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Thread: BFS Scheduler v0.444 For Linux 3.12

  1. #1
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    Default BFS Scheduler v0.444 For Linux 3.12

    Phoronix: BFS Scheduler v0.444 For Linux 3.12

    The BFS Linux kernel scheduler by Con Kolivas is up to version 0.444 this week and this updated scheduler is available for the Linux 3.12 kernel...

    http://www.phoronix.com/vr.php?view=MTUzNTk

  2. #2
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    Quote Originally Posted by phoronix View Post
    Phoronix: BFS Scheduler v0.444 For Linux 3.12

    The BFS Linux kernel scheduler by Con Kolivas is up to version 0.444 this week and this updated scheduler is available for the Linux 3.12 kernel...

    http://www.phoronix.com/vr.php?view=MTUzNTk
    Yes, we want to see benchmarks. Not meaningless CPU bound tasks or disk throughput benchmarks, but real world latency measurements that show the differences a gamer would experience.

  3. #3
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    "Interested in seeing some fresh benchmarks of BFS?"

    Yes!

  4. #4
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    As 443 was available for 3.12, too, this article is misleading. Is a bugfix really newsworthy?

    Wake me when there's BFS for 3.13

  5. #5
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    I'd definitely be interested in some meaningful* benchmarks - I'm currently using BFS and it seems as if the latency is lower than a stock kernel, but knowing it's meant to be better could well be a bias.

    *As someone said above there's no point in benchmarks that test the wrong thing, and Phoronix does have a thing for meaningless ones.
    IO- or CPU-bound benchmarks would be interesting to see if there's a downside there compared to CFS, but latency is the main selling point and supposed advantage for BFS.

  6. #6
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    Quote Originally Posted by FLHerne View Post
    I'd definitely be interested in some meaningful* benchmarks - I'm currently using BFS and it seems as if the latency is lower than a stock kernel, but knowing it's meant to be better could well be a bias.

    *As someone said above there's no point in benchmarks that test the wrong thing, and Phoronix does have a thing for meaningless ones.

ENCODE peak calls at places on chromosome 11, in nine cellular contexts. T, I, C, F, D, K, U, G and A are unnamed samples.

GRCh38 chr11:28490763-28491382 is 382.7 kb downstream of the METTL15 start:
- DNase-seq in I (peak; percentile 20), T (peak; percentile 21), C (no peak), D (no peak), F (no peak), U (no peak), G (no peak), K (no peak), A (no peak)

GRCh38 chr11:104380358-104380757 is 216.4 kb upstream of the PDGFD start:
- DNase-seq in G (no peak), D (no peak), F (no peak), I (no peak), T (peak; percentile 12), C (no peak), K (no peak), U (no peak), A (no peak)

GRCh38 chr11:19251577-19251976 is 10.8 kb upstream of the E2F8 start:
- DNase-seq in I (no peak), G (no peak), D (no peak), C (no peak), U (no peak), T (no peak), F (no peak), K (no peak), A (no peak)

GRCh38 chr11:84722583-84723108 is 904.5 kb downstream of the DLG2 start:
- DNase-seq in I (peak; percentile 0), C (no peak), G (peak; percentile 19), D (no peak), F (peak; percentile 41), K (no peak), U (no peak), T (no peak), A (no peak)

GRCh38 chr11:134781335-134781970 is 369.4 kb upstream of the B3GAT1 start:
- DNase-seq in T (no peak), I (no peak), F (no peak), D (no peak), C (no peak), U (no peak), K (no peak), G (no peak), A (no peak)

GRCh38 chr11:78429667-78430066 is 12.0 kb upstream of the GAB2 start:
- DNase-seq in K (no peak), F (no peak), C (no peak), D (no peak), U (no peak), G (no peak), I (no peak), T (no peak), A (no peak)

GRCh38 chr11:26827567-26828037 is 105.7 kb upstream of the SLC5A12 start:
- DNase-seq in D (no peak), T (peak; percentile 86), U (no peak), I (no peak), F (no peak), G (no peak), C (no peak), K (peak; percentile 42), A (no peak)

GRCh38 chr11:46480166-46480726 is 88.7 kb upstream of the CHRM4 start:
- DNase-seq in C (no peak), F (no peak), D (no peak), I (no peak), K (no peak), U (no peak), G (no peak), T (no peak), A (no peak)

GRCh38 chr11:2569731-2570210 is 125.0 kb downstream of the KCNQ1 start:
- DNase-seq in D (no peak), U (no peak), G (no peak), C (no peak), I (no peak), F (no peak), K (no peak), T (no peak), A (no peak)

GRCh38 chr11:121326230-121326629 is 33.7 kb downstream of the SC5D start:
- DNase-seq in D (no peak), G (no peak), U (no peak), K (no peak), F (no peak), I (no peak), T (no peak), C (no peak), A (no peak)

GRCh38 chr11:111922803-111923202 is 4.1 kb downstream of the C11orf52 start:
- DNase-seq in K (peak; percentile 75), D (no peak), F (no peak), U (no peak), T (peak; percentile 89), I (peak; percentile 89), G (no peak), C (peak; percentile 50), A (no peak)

IO- or CPU-bound benchmarks would be interesting to see if there's a downside there compared to CFS, but latency is the main selling point and supposed advantage for BFS.
    https://rt.wiki.kernel.org/index.php/Cyclictest - go nuts ...Cyclictest is for just that (testing latency on linux).

    Here are my typical results;

    System - AMD Phenom II x4 965 (3.4ghz) / 16gig RAM + 1.5tb SATA drive / Nvidia GT240
    OS - Archlinux 64bit + linux-l-pa [ linux-rt patch + BFQ + UKSM support ] using the nvidia blob (331.20)

    results from my average Cyclictest run, under 100% load, *plus* flash vids, jackd running, etc;

    (act:/Avg:/MAX: displayed in * usec *)

    T: 0 (20548) P:95 I:1000 C: 41480 Min: 1 Act: 1 Avg: 3 Max: 29
    T: 1 (20549) P:95 I:1500 C: 27651 Min: 2 Act: 3 Avg: 2 Max: 29
    T: 2 (20550) P:95 I:2000 C: 20740 Min: 2 Act: 3 Avg: 2 Max: 19
    T: 3 (20551) P:95 I:2500 C: 16592 Min: 2 Act: 3 Avg: 2 Max: 24

    * using 0% load on (most if not all) x86_64 machines, the average MAX: will likely have higher values. (same goes if using deep-pstates, which i don't).

  7. #7
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    Comprehensive benchmarks would be appreciated.

  8. #8
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    Quote Originally Posted by FLHerne View Post
    I'd definitely be interested in some meaningful* benchmarks - I'm currently using BFS and it seems as if the latency is lower than a stock kernel, but knowing it's meant to be better could well be a bias.

    *As someone said above there's no point in benchmarks that test the wrong thing, and Phoronix does have a thing for meaningless ones.
    IO- or CPU-bound benchmarks would be interesting to see if there's a downside there compared to CFS, but latency is the main selling point and supposed advantage for BFS.
    By definition, just about any scheduler will lower latency over a fair scheduler, since a fair scheduler couldn't give a damn about how much an application needs to run, just that other apps haven't. For gaming, CFS is probably the worst possible scheduler you can use.

  9. #9

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    Quote Originally Posted by gamerk2 View Post
    By definition, just about any scheduler will lower latency over a fair scheduler, since a fair scheduler couldn't give a damn about how much an application needs to run, just that other apps haven't. For gaming, CFS is probably the worst possible scheduler you can use.
    I don't think that's entirely correct, despite the name. CFS actually handles latency better than previous schedulers such as the old O(1). It has a fair design, sure, but overall latency is relatively good. Whether it is better or worse than BFS is another matter. Certainly comparisons between older versions of CFS and BFS had BFS winning but the improvements appear to be smaller in newer releases. Good benchmarks would certainly help.

  10. #10
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    Default Yes interested

    In particular, I'm interested how it affects latency under heavy load for both user responsiveness and GUI draws per second.

    I actually stopped using BFS in kernel 3.12 because of the previous hibernaton/sleep problems (this is a workstation laptop I depend on).

    Honestly, CFS seems fine, until I am trying to run Splunk (with the unix plugin) on it in the background which uses 100% of my 4 virtual cores (it would use more if it could). BFS did much better there.

    Thanks

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